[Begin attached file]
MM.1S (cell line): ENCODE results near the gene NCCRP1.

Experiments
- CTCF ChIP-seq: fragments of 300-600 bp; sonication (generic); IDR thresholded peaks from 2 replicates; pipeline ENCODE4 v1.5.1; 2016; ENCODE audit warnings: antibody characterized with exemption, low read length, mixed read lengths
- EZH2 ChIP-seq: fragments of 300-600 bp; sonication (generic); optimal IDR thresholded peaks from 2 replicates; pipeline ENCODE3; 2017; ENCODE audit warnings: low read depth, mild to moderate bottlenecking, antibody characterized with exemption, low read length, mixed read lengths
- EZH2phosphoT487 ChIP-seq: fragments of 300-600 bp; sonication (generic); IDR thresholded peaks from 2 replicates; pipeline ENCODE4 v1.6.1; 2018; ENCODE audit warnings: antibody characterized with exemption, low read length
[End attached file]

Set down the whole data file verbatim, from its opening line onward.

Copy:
MM.1S (cell line): ENCODE results near the gene NCCRP1.

Experiments
- CTCF ChIP-seq: fragments of 300-600 bp; sonication (generic); IDR thresholded peaks from 2 replicates; pipeline ENCODE4 v1.5.1; 2016; ENCODE audit warnings: antibody characterized with exemption, low read length, mixed read lengths
- EZH2 ChIP-seq: fragments of 300-600 bp; sonication (generic); optimal IDR thresholded peaks from 2 replicates; pipeline ENCODE3; 2017; ENCODE audit warnings: low read depth, mild to moderate bottlenecking, antibody characterized with exemption, low read length, mixed read lengths
- EZH2phosphoT487 ChIP-seq: fragments of 300-600 bp; sonication (generic); IDR thresholded peaks from 2 replicates; pipeline ENCODE4 v1.6.1; 2018; ENCODE audit warnings: antibody characterized with exemption, low read length